The UK Government has published a new data-related Brexit statutory instrument clarifying the position with respect to transfers of personal data to the US in reliance on the EU-US Privacy Shield (the “Privacy Shield“) and in a no-deal Brexit scenario.

Transfers to the US under the Privacy Shield are currently made pursuant to a special category of adequacy decision based on a specific arrangement put in place between the US and EU authorities. However, advice and guidance on how such arrangements could continue to work in a no-deal Brexit scenario had differed.

ICO guidance and a set of FAQs posted on the Privacy Shield website had suggested that organisations would continue to be able to rely on the Privacy Shield but only provided certain administrative steps had been taken. However, the draft Data Protection, Privacy and Electronic Communications (Amendments etc) (EU Exit) Regulations 2019 published earlier this year simply stated that the Privacy Shield was adequate for UK GDPR purposes. This appeared to conflict with the information provided on the Privacy Shield website and from the UK regulator.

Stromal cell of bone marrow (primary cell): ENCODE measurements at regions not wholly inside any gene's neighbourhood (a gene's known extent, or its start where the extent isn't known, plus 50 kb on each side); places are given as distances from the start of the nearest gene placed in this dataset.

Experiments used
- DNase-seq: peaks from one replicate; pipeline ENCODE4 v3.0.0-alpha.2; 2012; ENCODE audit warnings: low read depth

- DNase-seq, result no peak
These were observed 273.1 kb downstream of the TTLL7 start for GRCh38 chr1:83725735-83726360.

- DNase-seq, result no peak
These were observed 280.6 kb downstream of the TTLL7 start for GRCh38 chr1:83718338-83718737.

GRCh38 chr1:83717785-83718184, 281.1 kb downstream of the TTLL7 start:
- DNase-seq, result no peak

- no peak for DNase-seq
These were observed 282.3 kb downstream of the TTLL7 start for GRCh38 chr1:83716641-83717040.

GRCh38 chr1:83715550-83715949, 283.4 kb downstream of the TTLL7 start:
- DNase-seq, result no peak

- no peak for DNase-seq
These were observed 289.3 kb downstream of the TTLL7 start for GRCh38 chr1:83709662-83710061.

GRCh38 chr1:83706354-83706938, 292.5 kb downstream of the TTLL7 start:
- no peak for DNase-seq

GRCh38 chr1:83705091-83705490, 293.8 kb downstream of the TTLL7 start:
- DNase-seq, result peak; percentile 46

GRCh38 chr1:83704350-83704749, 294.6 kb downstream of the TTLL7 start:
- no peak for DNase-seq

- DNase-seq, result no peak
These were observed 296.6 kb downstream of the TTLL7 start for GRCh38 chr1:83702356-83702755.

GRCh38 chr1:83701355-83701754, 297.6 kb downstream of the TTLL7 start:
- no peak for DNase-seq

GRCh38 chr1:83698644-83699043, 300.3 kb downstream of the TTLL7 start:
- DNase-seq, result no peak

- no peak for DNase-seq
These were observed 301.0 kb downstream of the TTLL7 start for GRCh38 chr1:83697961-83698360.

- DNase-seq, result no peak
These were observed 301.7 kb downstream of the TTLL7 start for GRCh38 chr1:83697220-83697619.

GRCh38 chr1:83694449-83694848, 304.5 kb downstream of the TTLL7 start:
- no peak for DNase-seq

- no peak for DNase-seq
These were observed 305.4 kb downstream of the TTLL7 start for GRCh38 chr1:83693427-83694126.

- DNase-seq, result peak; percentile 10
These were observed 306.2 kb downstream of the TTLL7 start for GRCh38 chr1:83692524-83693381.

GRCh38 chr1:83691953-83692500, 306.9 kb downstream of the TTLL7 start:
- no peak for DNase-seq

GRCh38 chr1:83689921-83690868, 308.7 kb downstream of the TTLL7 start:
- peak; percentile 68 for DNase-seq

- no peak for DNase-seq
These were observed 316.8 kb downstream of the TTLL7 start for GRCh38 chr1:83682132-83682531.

The newly published Data Protection, Privacy and Electronic Communications (Amendments etc) (EU Exit) (No. 2) Regulations 2019 (the “New Regulations“) have now sought to clarify the issue. They align with the position set out on the Privacy Shield website and provide that organisations can only rely on the Privacy Shield to legitimise their transfer of personal data to the US provided that the receiving entity (registered on the Privacy Shield List) has included a public commitment in its privacy policy to comply with the Privacy Shield Principles where the personal data is transferred from the United Kingdom (as well as from the EU). In practice, this means that organisations in the UK transferring to a US entity will need to: (a) check that the entity is validly registered on the Privacy Shield List; and (b) confirm that the entity has made a public commitment with respect to transfers from the UK. This should usually be possible simply by checking the US organisation’s publicly available privacy policy.

A copy of the New Regulations is available here. The advice on the Privacy Shield website is available here.

Contact

Miriam Everett
Miriam Everett
Head of Data Protection and Privacy, London
+44 20 7466 2378